A hot season for June
Saturday, December 18, 2010
There is, it seems, no holding June Schreiner back. During a rehearsal for "Oklahoma!" - the hit Arena Stage revival in which the 16-year-old is making such a remarkable impression - Schreiner was standing nearby when director Molly Smith had the idea to invite a few members of the band onstage to join the actors in a production number.
"She was just so excited she jumped onto the back of the fiddle player while he played," George Fulginiti-Shakar, "Oklahoma!'s" conductor, recalls with a laugh. "He's a classically trained musician! I had to explain to her that you can't do that."
Aw, shucks! Schreiner has endeared herself to her elders in the cast - and older would mean everyone else, including the adult who understudies her - with her exuberant embrace of the role of Ado Annie, the lively girl of the Plains who sings "I Cain't Say No." If an actor is called on to throw a wedding bouquet, Schreiner just might lunge for it as if this were the Olympics. If a hat falls off the head of an actress playing her romantic rival, Schreiner has been known to kick it clear into the audience.
"She really is a prodigy," observes Cody Williams, the 23-year-old who plays the object of her affection, Will Parker. Adds Smith: "To put it in a modern context, she's the It Girl. She has It."
Kids with that certain something are waiting everywhere to be discovered, but it's especially surprising when one gets a break who lives around the corner. Schreiner, born in California and raised in Reston, is a gregarious youngster who can't believe her good fortune. "It still seems unreal," she says. Her parents are naturally thrilled with her success but also understandably a bit unsure where in the theater biz - if anywhere - this all will lead.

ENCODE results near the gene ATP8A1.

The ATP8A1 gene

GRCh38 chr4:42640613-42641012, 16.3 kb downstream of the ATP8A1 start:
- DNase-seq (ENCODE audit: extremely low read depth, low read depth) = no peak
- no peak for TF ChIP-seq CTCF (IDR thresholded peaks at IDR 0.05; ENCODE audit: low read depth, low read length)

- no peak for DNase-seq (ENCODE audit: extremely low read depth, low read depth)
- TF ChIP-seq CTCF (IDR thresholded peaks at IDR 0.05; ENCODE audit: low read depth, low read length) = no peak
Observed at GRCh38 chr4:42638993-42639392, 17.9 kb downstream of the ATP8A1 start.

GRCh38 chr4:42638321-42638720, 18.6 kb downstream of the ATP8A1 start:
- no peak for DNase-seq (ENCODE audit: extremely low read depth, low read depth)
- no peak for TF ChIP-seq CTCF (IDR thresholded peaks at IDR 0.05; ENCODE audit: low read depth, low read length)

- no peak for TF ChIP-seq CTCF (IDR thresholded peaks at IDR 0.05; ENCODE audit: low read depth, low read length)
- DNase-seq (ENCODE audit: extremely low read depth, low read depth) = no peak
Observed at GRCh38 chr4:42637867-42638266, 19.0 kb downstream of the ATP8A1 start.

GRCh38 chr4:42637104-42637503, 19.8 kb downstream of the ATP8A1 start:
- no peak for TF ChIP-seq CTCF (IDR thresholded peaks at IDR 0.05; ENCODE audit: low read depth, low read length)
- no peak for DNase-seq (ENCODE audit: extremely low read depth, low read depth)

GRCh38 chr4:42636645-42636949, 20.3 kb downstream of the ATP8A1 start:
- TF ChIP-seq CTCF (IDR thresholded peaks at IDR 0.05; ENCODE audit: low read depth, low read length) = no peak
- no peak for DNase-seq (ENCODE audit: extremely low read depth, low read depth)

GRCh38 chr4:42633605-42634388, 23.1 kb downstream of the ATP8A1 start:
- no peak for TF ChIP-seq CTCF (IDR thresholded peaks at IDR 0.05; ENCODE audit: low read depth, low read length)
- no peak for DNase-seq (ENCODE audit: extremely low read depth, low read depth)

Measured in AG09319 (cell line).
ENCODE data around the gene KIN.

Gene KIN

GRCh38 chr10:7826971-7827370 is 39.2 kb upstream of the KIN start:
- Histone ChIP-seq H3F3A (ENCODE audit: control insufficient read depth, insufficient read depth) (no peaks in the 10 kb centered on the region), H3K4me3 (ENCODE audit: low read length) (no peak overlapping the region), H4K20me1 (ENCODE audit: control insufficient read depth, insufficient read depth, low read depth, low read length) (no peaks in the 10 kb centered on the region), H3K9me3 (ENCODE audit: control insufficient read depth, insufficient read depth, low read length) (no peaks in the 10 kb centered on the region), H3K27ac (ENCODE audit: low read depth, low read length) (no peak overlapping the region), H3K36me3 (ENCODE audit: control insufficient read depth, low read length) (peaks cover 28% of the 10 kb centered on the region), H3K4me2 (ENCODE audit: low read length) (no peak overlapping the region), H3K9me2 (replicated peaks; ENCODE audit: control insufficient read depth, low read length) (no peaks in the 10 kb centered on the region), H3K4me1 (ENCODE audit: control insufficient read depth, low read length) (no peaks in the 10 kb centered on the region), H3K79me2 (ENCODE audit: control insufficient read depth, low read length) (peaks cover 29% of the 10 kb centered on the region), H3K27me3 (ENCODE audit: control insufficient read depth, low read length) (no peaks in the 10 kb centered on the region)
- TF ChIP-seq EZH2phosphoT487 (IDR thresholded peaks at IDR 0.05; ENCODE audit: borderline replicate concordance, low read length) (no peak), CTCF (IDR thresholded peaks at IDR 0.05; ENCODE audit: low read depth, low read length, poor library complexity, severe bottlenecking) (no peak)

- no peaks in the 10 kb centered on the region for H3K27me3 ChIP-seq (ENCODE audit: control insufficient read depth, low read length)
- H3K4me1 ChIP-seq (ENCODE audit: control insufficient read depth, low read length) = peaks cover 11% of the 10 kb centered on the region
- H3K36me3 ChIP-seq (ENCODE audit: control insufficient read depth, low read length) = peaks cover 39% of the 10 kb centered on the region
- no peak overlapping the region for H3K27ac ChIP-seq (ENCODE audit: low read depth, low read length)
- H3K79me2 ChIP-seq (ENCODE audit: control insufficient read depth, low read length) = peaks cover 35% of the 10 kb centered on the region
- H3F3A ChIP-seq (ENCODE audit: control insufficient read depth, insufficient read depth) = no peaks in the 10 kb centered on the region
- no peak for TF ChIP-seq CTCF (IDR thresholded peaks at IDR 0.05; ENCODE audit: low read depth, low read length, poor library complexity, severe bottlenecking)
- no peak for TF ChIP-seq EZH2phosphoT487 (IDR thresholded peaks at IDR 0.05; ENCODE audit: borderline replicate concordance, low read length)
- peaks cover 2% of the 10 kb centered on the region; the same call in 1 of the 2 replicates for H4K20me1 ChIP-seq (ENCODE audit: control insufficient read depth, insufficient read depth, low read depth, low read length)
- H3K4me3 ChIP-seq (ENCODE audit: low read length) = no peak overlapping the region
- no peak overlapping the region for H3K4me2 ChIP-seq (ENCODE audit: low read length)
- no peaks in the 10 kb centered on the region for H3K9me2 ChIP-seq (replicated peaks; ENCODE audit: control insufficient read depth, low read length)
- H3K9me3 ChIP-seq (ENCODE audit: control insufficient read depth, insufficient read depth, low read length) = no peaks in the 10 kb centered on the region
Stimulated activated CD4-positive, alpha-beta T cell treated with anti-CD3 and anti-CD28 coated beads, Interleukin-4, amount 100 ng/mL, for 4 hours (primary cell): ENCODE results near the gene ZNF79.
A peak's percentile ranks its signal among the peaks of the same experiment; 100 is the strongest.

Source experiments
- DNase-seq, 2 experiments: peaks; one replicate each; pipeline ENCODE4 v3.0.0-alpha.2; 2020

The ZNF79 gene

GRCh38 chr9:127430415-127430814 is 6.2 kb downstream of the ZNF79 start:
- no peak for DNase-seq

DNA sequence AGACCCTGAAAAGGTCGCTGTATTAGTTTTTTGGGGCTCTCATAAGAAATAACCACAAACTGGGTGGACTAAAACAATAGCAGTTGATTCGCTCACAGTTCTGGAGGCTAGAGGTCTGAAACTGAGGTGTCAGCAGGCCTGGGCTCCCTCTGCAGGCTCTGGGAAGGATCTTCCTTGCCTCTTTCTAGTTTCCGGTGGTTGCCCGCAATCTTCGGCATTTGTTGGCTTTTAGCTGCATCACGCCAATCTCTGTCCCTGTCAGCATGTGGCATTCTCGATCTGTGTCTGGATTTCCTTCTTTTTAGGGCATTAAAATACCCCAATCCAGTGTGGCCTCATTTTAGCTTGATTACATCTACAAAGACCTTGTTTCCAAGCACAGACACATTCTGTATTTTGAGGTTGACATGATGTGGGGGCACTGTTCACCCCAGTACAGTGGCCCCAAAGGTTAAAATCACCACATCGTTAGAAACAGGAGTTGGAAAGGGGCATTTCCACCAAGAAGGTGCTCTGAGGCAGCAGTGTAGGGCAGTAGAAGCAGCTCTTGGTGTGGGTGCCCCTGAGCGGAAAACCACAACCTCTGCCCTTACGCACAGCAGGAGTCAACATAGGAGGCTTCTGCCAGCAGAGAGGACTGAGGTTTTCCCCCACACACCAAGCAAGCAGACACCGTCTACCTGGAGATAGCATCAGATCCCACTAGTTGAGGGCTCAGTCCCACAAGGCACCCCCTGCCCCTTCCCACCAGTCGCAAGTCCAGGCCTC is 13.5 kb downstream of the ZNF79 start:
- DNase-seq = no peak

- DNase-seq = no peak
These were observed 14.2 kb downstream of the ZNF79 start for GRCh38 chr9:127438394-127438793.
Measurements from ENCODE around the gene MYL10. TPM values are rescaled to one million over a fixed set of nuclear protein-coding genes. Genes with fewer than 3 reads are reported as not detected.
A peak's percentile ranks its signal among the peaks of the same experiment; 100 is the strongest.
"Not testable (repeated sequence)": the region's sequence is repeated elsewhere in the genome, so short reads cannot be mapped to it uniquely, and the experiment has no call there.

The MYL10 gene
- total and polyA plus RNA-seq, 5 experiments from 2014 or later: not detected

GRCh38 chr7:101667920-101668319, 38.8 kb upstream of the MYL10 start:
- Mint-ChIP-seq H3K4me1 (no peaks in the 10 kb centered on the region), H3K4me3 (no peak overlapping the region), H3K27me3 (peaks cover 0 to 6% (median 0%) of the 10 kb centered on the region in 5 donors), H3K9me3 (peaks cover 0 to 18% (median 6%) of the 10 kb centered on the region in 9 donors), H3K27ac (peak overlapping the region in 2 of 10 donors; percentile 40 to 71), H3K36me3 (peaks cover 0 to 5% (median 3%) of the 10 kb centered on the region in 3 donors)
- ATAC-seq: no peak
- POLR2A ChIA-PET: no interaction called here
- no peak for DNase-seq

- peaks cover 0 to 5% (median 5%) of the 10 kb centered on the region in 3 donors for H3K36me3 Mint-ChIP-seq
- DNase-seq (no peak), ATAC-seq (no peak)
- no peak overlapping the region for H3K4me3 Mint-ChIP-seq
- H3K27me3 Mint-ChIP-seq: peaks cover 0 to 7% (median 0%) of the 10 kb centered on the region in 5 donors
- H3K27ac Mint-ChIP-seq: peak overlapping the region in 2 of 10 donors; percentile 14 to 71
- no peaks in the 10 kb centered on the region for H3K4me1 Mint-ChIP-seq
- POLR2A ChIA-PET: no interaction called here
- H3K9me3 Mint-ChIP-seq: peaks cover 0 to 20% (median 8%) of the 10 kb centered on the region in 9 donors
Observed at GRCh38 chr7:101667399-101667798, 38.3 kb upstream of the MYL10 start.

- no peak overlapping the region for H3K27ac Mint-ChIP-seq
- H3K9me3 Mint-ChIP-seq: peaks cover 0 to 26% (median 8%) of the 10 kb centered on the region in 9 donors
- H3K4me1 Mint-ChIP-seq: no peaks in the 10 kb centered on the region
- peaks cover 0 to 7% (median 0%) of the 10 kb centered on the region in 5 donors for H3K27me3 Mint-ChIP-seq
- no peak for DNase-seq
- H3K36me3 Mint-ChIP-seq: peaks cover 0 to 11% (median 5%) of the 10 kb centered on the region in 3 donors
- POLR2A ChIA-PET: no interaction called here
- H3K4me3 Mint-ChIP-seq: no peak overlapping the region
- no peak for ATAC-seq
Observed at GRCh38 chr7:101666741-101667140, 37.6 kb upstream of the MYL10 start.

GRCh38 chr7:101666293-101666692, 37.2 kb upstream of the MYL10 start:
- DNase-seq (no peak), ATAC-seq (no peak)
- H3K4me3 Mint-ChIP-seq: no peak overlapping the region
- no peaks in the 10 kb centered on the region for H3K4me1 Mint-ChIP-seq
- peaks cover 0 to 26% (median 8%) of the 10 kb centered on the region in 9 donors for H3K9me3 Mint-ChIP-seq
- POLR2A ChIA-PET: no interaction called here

Were enthusiasm the extent of Schreiner's capabilities, you'd chalk up the impact of her performance to youthful adrenaline. But it's perfectly apt to say that talent-wise, June is busting out all over. A junior at the Madeira School in McLean, Schreiner beat out dozens of professional actresses to earn the coveted part of Ado Annie, a linchpin of the comic romantic subplot of "Oklahoma!" And by virtue of the dewy resoluteness she confers on the character, the role is illuminated in what feels like an entirely new way.
Annie is frequently portrayed in this emblematic Rodgers and Hammerstein work by grown-up actresses coached to put the accent on, shall we say, an eagerness for sex. "What do you think she cain't say no to?" has become the implicit operative question in revivals of the musical. But Smith and her adolescent Ado Annie don't subscribe to these prurient underpinnings. Their idea is that there's far more to Annie than physical desire, that she is an embodiment of the musical's setting, an American territory churning with promise. And that what she cain't say no to is, well, everything.
In which case, Schreiner has been type-cast. "I remember in rehearsals, my face would be hurting from smiling so much," she says, sitting in a handsome conference room at the all-girls' private school after finishing lunch with a pack of her friends in the cafeteria.
Of Annie, she adds: "She's a real person. Both Molly and my understanding of her is that she's 16 and coming into her sexuality. She's discovering life. Her body has just started yelling at her, but Rodgers and Hammerstein didn't write it for her to be a slut. She's innocent, and she's written that way."
Schreiner, too, projects a vivacity, the kind stage directors say yes to. "If she were a boy, I'd say she was Peter Pan," says Andy Regiec, who's directed her in "The Crucible" and "Urinetown" for the Reston Community Players. "Even at the age of 9, she hung out with the people who were really into theater. She was always front and center asking, 'Why are you doing that?' She wanted to learn what was going on."
Anita Maynard-Losh, "Oklahoma!'s" assistant director, noticed a special quality after Schreiner enrolled in Arena's summer musical-theater academy. "It makes you watch everything she does; she's just that magnetic. She'd be interesting flossing her teeth."
So her name inevitably surfaced after Smith started mulling the idea of skewing young with the cast. "When she auditioned, she was fresh and open and sophisticated in her reading. She's very bright," says Smith, whose novel choices included a black actress, Eleasha Gamble, and a Latino actor, Nicholas Rodriguez, as the show's romantic leads, Laurey and Curley.